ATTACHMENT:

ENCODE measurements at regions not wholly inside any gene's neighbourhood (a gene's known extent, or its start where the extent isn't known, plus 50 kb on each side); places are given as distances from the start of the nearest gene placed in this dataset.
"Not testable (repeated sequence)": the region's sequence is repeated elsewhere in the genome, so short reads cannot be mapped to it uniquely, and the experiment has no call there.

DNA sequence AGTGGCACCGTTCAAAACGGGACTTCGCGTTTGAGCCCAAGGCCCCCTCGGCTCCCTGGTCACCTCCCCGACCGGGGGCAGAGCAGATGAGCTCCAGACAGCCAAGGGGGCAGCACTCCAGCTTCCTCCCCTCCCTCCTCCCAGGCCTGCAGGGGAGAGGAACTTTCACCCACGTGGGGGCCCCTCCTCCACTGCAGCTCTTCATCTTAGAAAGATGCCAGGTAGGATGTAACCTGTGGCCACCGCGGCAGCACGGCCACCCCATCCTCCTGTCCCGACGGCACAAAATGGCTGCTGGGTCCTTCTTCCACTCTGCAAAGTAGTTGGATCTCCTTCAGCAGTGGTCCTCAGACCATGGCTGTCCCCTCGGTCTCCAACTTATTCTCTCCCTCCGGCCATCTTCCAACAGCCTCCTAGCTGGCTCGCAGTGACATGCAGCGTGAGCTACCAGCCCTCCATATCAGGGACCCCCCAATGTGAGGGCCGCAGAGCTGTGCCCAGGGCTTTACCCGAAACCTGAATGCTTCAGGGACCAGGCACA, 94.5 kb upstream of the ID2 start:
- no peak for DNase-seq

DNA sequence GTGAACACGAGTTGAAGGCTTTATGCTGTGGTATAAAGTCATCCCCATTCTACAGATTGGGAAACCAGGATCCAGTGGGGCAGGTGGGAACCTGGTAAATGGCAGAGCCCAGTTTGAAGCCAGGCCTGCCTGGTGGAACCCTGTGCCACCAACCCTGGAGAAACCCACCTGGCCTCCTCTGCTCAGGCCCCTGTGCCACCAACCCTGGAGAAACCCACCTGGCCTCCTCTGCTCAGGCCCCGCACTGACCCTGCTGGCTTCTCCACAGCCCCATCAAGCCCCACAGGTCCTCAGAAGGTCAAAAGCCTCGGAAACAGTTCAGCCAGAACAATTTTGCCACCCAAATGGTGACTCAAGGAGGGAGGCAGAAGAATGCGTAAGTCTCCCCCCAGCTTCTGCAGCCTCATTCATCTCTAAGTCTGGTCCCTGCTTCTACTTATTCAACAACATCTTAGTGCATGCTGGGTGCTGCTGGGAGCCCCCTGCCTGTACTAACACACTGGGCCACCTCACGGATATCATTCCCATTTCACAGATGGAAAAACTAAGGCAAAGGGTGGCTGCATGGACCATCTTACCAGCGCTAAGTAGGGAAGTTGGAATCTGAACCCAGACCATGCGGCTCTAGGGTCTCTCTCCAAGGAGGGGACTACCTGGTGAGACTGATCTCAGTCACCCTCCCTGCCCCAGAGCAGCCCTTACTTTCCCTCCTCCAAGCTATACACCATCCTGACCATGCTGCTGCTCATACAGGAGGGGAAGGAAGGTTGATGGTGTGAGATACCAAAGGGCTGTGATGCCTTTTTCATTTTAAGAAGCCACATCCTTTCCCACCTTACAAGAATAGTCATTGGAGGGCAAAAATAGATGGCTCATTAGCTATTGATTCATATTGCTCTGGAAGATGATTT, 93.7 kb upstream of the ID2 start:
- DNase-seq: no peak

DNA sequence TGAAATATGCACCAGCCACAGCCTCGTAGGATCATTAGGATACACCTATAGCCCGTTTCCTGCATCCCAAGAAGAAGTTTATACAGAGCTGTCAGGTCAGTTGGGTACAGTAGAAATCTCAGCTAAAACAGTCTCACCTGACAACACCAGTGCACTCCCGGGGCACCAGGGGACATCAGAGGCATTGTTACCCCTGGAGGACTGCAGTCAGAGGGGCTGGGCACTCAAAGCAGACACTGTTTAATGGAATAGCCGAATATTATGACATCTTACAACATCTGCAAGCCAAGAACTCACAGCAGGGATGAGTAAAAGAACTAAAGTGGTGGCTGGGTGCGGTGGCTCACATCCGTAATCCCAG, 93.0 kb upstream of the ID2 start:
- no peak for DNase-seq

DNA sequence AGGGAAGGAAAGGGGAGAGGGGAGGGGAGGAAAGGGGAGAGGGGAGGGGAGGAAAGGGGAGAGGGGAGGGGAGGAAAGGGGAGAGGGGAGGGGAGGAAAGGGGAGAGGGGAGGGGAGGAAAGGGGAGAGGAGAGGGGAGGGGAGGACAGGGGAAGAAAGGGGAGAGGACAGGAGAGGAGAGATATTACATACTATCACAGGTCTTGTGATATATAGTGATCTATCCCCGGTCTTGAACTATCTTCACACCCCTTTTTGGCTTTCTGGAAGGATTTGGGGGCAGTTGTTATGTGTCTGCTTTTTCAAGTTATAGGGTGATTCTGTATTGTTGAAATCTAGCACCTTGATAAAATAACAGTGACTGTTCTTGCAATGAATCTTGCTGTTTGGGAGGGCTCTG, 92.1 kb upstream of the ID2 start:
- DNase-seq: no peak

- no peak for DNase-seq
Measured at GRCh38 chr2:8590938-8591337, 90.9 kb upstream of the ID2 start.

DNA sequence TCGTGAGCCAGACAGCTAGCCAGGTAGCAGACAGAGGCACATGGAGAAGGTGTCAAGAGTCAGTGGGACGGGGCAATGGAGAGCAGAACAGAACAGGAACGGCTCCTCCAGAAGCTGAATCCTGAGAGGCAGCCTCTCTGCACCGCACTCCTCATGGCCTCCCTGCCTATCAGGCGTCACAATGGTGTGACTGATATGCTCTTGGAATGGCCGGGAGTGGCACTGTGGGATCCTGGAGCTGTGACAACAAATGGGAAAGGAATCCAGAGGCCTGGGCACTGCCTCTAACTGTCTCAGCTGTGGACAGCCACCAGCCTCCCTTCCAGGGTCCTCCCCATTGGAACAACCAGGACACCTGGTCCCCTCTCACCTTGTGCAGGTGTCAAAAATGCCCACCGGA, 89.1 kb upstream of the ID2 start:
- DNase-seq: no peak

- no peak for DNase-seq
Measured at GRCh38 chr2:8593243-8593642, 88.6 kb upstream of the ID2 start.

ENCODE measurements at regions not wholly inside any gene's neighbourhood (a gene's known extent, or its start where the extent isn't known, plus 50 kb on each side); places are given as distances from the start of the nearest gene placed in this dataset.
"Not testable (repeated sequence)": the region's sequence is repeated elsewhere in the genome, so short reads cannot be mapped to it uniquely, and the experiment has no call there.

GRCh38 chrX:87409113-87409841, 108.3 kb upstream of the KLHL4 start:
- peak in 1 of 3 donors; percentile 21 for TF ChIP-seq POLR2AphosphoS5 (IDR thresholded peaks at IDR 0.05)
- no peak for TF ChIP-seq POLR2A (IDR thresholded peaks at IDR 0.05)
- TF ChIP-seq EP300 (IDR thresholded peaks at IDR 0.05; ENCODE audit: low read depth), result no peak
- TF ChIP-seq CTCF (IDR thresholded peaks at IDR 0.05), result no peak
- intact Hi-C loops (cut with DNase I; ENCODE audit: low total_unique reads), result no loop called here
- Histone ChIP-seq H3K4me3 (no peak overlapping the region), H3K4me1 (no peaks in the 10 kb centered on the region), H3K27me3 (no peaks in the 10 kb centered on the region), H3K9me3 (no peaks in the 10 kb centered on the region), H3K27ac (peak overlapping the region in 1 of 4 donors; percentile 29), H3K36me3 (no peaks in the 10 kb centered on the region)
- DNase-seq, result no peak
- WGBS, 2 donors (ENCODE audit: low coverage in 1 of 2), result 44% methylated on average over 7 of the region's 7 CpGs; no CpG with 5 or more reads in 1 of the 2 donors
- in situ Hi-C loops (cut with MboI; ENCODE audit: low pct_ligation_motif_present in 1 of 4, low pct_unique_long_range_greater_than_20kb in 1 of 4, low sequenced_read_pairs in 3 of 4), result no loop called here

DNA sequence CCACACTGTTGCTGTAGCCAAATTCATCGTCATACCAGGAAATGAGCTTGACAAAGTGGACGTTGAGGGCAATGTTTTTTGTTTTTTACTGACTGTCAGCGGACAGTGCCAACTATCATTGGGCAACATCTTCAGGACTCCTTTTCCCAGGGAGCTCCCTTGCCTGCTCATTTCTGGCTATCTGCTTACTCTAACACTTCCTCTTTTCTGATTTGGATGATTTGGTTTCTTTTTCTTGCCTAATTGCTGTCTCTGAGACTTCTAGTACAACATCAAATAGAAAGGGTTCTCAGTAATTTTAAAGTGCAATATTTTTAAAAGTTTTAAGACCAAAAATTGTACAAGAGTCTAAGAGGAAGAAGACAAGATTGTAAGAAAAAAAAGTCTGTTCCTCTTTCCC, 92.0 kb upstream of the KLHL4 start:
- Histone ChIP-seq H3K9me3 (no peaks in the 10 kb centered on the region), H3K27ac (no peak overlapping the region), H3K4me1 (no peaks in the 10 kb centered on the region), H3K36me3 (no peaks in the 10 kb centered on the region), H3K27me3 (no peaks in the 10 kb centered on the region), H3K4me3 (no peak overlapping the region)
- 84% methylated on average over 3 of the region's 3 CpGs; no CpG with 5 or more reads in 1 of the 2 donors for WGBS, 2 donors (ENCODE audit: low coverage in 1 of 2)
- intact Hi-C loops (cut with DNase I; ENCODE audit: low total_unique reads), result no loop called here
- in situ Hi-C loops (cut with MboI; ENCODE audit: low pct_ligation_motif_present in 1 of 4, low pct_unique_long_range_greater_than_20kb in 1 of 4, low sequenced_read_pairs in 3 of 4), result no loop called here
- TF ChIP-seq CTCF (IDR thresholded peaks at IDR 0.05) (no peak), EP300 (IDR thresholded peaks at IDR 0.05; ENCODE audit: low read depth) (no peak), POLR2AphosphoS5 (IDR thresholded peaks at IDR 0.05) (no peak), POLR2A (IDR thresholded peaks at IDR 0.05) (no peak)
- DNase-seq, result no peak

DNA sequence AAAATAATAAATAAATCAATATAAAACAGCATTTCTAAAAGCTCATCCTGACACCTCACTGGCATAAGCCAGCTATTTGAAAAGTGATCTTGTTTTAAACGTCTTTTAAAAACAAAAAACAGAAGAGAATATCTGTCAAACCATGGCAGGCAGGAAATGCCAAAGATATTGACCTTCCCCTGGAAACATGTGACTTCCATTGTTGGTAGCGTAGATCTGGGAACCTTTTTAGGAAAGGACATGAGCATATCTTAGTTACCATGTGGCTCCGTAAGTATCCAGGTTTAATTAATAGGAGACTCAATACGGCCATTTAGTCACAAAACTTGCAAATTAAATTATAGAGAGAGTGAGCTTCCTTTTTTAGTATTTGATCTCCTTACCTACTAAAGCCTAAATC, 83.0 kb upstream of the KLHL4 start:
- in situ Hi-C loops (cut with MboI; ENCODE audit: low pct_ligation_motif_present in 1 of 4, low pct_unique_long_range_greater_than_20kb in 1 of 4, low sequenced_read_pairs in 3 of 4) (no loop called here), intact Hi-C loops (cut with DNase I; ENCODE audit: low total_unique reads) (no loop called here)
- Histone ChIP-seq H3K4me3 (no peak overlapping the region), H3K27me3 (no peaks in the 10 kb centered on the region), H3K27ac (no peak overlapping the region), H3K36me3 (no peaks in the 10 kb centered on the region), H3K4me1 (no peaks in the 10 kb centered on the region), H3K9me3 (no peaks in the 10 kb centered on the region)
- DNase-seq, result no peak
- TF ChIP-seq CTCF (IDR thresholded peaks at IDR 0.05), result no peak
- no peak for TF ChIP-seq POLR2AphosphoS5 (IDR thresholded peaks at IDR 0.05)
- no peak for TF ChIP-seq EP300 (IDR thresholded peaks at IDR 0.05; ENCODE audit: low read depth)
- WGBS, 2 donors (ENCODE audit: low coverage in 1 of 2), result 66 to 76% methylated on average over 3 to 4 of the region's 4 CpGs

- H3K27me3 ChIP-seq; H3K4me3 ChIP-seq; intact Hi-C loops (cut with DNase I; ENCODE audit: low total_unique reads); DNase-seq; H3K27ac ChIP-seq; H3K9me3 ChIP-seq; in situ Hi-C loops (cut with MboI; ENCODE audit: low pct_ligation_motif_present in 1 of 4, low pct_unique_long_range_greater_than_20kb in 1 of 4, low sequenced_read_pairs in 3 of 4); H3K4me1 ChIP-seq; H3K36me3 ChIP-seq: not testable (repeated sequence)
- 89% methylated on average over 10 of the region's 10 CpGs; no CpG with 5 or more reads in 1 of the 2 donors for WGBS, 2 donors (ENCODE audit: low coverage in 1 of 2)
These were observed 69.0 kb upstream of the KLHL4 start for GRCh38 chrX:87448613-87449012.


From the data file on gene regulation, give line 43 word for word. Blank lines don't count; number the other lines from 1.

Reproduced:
- WGBS, 2 donors (ENCODE audit: low coverage in 1 of 2), result 66 to 76% methylated on average over 3 to 4 of the region's 4 CpGs